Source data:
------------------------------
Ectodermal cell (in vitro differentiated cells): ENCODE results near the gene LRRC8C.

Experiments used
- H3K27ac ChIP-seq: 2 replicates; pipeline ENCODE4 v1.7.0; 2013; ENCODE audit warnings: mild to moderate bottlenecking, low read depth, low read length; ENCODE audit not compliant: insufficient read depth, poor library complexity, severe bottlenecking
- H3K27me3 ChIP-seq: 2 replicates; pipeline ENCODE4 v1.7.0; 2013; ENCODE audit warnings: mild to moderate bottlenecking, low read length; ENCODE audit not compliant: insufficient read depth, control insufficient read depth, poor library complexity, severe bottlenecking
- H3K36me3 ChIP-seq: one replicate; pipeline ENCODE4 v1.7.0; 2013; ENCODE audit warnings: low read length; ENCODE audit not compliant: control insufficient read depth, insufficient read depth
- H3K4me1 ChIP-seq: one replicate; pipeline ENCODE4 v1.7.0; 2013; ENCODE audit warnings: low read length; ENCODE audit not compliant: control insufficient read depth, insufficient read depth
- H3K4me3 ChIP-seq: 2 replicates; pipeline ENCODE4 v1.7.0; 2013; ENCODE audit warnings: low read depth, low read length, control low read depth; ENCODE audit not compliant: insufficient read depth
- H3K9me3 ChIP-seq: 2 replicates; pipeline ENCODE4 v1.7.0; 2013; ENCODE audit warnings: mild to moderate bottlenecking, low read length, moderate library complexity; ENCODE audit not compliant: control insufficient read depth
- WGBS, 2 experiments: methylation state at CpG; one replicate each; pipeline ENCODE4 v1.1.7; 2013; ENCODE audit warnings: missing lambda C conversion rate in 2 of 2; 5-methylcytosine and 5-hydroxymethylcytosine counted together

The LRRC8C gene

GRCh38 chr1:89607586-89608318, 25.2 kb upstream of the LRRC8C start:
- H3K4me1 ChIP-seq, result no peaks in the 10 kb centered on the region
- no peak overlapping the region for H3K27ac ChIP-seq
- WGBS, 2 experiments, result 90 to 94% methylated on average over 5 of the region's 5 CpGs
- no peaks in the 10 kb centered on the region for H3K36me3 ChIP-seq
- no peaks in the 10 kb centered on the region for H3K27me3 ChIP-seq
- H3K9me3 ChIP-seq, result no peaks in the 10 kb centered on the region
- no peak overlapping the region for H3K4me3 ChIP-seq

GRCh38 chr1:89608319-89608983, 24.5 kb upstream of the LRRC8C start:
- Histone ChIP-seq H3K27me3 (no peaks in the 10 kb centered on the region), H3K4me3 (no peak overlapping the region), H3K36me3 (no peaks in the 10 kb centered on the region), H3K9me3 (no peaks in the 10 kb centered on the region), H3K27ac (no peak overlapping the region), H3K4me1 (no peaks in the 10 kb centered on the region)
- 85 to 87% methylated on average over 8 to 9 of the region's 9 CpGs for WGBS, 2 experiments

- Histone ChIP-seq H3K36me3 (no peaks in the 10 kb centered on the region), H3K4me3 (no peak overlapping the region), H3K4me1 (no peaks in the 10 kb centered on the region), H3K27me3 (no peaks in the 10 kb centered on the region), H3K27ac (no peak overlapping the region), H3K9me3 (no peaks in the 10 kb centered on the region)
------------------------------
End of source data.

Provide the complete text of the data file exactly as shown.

Ectodermal cell (in vitro differentiated cells): ENCODE results near the gene LRRC8C.

Experiments used
- H3K27ac ChIP-seq: 2 replicates; pipeline ENCODE4 v1.7.0; 2013; ENCODE audit warnings: mild to moderate bottlenecking, low read depth, low read length; ENCODE audit not compliant: insufficient read depth, poor library complexity, severe bottlenecking
- H3K27me3 ChIP-seq: 2 replicates; pipeline ENCODE4 v1.7.0; 2013; ENCODE audit warnings: mild to moderate bottlenecking, low read length; ENCODE audit not compliant: insufficient read depth, control insufficient read depth, poor library complexity, severe bottlenecking
- H3K36me3 ChIP-seq: one replicate; pipeline ENCODE4 v1.7.0; 2013; ENCODE audit warnings: low read length; ENCODE audit not compliant: control insufficient read depth, insufficient read depth
- H3K4me1 ChIP-seq: one replicate; pipeline ENCODE4 v1.7.0; 2013; ENCODE audit warnings: low read length; ENCODE audit not compliant: control insufficient read depth, insufficient read depth
- H3K4me3 ChIP-seq: 2 replicates; pipeline ENCODE4 v1.7.0; 2013; ENCODE audit warnings: low read depth, low read length, control low read depth; ENCODE audit not compliant: insufficient read depth
- H3K9me3 ChIP-seq: 2 replicates; pipeline ENCODE4 v1.7.0; 2013; ENCODE audit warnings: mild to moderate bottlenecking, low read length, moderate library complexity; ENCODE audit not compliant: control insufficient read depth
- WGBS, 2 experiments: methylation state at CpG; one replicate each; pipeline ENCODE4 v1.1.7; 2013; ENCODE audit warnings: missing lambda C conversion rate in 2 of 2; 5-methylcytosine and 5-hydroxymethylcytosine counted together

The LRRC8C gene

GRCh38 chr1:89607586-89608318, 25.2 kb upstream of the LRRC8C start:
- H3K4me1 ChIP-seq, result no peaks in the 10 kb centered on the region
- no peak overlapping the region for H3K27ac ChIP-seq
- WGBS, 2 experiments, result 90 to 94% methylated on average over 5 of the region's 5 CpGs
- no peaks in the 10 kb centered on the region for H3K36me3 ChIP-seq
- no peaks in the 10 kb centered on the region for H3K27me3 ChIP-seq
- H3K9me3 ChIP-seq, result no peaks in the 10 kb centered on the region
- no peak overlapping the region for H3K4me3 ChIP-seq

GRCh38 chr1:89608319-89608983, 24.5 kb upstream of the LRRC8C start:
- Histone ChIP-seq H3K27me3 (no peaks in the 10 kb centered on the region), H3K4me3 (no peak overlapping the region), H3K36me3 (no peaks in the 10 kb centered on the region), H3K9me3 (no peaks in the 10 kb centered on the region), H3K27ac (no peak overlapping the region), H3K4me1 (no peaks in the 10 kb centered on the region)
- 85 to 87% methylated on average over 8 to 9 of the region's 9 CpGs for WGBS, 2 experiments

- Histone ChIP-seq H3K36me3 (no peaks in the 10 kb centered on the region), H3K4me3 (no peak overlapping the region), H3K4me1 (no peaks in the 10 kb centered on the region), H3K27me3 (no peaks in the 10 kb centered on the region), H3K27ac (no peak overlapping the region), H3K9me3 (no peaks in the 10 kb centered on the region)